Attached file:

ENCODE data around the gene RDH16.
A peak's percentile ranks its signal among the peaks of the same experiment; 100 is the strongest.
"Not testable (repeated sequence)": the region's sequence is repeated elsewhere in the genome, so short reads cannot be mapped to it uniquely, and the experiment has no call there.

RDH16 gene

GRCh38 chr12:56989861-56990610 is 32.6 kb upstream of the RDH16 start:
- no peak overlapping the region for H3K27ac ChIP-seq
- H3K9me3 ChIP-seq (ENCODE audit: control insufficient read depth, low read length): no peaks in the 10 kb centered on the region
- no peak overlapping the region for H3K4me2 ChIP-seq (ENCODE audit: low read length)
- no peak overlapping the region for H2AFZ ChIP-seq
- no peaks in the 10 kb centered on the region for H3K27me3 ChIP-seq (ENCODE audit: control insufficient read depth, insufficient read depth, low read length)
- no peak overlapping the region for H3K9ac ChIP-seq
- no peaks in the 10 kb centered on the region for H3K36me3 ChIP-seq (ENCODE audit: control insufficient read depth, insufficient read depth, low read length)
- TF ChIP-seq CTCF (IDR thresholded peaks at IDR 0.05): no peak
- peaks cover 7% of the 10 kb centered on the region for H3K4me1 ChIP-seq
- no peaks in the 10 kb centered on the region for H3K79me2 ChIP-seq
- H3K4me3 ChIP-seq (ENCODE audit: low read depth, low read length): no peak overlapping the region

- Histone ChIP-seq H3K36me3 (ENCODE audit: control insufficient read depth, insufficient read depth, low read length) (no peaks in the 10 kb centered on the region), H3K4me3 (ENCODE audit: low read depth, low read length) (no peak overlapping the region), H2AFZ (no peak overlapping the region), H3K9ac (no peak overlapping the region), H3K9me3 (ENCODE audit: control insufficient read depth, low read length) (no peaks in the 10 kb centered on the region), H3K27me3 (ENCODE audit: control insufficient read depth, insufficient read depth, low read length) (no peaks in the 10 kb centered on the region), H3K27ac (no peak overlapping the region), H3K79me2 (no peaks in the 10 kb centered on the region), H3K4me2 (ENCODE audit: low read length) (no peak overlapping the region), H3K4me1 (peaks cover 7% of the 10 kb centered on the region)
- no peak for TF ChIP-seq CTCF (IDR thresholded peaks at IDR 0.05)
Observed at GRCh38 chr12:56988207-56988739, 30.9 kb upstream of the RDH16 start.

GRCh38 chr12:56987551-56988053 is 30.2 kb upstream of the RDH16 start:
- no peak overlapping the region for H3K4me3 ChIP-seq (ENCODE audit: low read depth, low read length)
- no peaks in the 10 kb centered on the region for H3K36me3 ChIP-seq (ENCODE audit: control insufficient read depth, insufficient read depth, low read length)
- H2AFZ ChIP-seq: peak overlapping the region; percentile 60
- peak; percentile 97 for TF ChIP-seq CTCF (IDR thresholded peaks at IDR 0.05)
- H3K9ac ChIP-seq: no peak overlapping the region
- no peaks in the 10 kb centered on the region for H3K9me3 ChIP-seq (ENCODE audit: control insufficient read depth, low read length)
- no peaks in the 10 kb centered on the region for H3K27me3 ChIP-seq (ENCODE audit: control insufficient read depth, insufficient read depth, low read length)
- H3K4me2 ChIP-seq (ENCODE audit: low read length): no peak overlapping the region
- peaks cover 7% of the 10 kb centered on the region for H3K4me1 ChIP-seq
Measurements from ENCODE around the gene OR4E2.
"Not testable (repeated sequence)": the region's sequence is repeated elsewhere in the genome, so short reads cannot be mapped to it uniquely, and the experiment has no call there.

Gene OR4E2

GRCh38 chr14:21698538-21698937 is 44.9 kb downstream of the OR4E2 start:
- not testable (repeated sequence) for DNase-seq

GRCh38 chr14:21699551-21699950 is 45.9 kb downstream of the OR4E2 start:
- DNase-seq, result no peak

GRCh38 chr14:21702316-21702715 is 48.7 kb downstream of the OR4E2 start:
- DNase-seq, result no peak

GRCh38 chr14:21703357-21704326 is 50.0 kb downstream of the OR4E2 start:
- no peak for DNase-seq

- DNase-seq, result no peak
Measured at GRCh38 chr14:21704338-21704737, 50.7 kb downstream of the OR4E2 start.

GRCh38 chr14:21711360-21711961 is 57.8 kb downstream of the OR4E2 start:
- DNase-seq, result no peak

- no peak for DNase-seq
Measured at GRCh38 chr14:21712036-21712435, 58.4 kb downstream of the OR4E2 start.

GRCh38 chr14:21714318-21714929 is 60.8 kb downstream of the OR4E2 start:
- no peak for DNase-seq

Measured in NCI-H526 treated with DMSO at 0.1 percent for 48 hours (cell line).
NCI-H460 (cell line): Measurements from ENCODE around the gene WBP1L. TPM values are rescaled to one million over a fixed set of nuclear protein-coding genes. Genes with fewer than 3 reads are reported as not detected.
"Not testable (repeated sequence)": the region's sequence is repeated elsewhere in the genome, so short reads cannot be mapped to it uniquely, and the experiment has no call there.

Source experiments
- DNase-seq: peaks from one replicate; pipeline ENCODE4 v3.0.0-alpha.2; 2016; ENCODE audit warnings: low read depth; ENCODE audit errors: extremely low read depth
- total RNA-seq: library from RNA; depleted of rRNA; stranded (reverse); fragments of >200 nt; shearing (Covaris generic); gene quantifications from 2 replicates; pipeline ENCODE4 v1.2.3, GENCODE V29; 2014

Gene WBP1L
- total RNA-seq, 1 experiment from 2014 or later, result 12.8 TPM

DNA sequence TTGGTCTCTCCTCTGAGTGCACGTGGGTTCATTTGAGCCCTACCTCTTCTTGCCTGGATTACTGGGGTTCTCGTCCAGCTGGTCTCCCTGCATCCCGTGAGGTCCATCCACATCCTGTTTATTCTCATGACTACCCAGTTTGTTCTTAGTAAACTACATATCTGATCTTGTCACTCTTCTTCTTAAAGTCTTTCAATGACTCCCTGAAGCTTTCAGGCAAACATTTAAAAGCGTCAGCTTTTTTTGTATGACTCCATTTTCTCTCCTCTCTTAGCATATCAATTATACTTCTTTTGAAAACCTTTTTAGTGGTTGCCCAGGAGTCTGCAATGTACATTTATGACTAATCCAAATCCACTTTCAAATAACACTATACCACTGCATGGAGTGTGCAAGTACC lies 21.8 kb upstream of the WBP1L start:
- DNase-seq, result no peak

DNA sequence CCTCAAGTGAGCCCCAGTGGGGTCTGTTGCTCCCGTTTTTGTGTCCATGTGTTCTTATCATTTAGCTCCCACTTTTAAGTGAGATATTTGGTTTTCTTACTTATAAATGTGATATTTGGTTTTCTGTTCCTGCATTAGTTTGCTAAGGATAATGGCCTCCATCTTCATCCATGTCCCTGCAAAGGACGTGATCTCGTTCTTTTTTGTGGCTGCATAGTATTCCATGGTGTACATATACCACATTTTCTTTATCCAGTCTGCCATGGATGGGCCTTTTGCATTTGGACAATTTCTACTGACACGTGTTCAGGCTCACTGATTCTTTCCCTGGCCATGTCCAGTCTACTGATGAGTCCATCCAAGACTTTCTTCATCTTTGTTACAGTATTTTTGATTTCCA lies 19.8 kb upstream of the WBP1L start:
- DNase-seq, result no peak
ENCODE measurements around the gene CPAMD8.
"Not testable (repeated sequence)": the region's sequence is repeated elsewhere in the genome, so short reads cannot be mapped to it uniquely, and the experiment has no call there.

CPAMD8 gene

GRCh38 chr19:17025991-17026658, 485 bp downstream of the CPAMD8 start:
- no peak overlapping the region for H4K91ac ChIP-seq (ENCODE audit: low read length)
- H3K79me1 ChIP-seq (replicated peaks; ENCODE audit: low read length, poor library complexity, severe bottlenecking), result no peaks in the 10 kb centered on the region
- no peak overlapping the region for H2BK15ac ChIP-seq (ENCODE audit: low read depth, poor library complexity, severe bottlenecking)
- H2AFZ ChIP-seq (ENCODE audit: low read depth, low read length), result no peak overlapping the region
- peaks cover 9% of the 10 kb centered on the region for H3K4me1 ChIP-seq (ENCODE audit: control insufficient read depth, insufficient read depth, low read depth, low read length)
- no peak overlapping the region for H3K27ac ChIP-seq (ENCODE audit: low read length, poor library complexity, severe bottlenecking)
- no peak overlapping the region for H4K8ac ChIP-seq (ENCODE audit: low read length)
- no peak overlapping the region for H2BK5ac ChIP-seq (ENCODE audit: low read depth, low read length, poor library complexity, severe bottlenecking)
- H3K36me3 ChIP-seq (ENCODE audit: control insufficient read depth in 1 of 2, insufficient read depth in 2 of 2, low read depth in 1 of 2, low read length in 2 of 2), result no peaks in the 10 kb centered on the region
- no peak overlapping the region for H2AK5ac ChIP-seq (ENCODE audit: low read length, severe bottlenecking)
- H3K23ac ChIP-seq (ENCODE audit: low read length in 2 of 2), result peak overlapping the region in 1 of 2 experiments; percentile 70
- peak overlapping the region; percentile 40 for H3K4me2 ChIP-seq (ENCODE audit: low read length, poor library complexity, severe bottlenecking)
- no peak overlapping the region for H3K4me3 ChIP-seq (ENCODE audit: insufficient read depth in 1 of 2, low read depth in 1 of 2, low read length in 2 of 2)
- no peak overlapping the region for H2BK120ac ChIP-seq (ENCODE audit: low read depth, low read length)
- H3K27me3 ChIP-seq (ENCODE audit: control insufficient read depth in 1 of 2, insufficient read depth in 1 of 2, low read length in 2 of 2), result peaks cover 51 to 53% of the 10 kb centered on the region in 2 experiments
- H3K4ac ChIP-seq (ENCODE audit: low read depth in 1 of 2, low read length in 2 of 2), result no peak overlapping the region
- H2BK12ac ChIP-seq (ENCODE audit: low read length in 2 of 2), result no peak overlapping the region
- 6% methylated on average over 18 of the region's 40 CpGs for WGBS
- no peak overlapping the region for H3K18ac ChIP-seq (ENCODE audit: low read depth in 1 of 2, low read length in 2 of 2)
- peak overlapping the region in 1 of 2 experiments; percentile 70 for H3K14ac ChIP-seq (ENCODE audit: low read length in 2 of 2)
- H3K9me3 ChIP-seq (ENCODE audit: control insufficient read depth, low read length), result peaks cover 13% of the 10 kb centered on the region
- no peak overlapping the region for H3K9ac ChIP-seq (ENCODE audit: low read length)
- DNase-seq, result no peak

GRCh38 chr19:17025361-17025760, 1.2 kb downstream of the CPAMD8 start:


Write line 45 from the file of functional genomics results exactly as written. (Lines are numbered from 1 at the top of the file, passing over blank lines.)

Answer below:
- no peak for DNase-seq